This is part of a pensions fight across the country, which can link jobs and services and build unity between civilian workers and workers in uniform -- a prospect that worries the Tories. This January, veterans joined protests organized by the Public Service Alliance of Canada against the closing of eight Veteran Administration offices that provide services and benefits. Veteran Affairs Minister Julian Fantino claimed "the veterans were used by the union. They were duped." Veterans were furious and demanded Fantino’s resignation, and Second World War veteran Roy Lamore reacted to Fantino's apology by calling it "ridiculous, stupid and the worst thing" he had ever heard. Another veteran, Daniel Drapeau, shredded his Conservative membership card, saying, "They keep hurting us and they won’t stop."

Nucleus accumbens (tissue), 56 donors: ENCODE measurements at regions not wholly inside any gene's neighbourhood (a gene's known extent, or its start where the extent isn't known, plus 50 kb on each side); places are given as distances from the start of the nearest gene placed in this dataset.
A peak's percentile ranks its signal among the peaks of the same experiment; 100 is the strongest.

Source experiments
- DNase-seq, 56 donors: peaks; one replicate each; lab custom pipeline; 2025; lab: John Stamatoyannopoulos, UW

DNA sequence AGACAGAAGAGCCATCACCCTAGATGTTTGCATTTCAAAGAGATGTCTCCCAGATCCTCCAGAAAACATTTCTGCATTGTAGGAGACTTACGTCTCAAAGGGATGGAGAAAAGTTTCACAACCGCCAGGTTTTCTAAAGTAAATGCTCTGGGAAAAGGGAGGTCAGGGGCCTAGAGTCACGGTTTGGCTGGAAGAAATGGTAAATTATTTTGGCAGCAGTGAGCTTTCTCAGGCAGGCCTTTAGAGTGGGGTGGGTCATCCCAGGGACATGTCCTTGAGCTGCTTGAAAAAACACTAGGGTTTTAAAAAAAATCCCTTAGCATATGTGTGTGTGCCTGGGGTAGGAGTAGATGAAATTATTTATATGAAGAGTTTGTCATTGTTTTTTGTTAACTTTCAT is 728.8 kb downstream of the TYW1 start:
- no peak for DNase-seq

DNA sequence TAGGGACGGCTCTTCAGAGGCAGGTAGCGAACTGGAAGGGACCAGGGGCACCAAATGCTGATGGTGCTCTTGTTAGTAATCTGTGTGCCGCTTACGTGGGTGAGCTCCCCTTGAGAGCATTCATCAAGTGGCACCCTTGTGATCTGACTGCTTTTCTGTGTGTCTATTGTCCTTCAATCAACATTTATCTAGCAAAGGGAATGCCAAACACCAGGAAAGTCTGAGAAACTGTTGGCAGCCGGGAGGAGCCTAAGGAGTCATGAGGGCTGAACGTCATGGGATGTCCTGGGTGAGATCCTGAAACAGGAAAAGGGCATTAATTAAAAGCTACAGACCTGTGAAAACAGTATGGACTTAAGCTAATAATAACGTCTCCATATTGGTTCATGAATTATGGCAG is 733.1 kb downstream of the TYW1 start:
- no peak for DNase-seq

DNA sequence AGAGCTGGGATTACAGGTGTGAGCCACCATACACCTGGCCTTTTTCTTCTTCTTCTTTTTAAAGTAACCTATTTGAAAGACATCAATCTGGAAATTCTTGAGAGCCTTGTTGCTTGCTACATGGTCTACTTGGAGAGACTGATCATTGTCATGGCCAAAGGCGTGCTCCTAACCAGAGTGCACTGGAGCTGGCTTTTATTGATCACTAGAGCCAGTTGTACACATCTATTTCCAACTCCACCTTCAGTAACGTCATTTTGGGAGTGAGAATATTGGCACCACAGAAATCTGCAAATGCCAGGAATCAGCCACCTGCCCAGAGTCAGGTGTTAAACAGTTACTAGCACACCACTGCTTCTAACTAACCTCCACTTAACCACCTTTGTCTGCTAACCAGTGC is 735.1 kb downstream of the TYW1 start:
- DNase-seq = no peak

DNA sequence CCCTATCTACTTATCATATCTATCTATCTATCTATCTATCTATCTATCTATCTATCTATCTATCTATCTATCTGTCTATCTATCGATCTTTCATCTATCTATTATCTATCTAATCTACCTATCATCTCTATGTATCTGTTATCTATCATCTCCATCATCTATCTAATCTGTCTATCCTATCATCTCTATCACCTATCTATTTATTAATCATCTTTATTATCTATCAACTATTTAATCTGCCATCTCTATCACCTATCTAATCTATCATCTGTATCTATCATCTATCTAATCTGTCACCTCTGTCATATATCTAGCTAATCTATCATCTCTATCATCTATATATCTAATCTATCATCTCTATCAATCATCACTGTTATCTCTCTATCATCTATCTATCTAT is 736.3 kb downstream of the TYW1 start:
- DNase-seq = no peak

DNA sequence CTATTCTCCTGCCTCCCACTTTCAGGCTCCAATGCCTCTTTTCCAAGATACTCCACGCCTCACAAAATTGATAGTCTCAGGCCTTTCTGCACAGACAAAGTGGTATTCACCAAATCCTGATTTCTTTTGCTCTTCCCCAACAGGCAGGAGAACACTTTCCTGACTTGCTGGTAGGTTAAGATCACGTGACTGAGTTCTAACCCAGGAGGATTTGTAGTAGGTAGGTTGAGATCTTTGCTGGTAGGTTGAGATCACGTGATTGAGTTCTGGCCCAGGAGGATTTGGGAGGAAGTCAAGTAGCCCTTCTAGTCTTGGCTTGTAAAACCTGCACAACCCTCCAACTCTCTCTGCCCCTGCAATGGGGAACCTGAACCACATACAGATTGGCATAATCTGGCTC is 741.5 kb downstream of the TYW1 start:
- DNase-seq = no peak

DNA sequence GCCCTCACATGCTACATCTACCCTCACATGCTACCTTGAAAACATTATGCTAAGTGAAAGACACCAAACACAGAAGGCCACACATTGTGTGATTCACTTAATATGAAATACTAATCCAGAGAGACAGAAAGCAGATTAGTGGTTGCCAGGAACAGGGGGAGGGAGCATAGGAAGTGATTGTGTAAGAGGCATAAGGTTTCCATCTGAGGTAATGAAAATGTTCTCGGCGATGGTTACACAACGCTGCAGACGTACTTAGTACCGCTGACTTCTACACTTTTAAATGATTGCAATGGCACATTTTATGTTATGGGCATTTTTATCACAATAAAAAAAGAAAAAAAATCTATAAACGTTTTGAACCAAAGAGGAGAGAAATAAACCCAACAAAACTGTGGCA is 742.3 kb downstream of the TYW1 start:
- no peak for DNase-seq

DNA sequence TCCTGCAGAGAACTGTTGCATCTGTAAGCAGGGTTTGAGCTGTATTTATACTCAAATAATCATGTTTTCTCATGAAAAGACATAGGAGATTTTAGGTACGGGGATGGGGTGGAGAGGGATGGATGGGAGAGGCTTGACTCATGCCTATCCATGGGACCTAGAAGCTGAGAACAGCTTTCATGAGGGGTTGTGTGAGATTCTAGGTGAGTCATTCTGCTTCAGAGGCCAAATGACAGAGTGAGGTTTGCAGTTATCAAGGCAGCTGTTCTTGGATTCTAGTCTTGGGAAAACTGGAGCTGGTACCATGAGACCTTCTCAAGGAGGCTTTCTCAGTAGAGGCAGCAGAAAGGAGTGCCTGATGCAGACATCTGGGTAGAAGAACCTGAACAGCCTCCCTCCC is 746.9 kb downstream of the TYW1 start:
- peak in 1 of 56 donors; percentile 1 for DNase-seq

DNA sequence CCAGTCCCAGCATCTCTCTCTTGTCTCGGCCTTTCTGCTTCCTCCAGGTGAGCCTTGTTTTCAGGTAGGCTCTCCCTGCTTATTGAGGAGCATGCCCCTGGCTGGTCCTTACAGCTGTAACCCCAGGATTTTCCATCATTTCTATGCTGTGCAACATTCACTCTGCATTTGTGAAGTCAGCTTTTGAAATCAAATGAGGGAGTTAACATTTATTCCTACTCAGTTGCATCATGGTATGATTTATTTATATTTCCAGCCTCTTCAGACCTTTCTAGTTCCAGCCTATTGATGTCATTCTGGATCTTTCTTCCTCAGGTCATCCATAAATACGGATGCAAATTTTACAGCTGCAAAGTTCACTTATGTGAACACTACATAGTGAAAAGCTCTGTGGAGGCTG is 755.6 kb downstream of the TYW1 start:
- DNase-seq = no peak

Remember when soldiers said no

A few months ago veterans rallied on Parliament Hill to defend their pensions. As organizer David MacLeod said, "If you can't afford the wounded, you can’t afford the war." This is the real spirit of Remembrance Day, when soldiers tired of being used as cannon fodder refused to fight.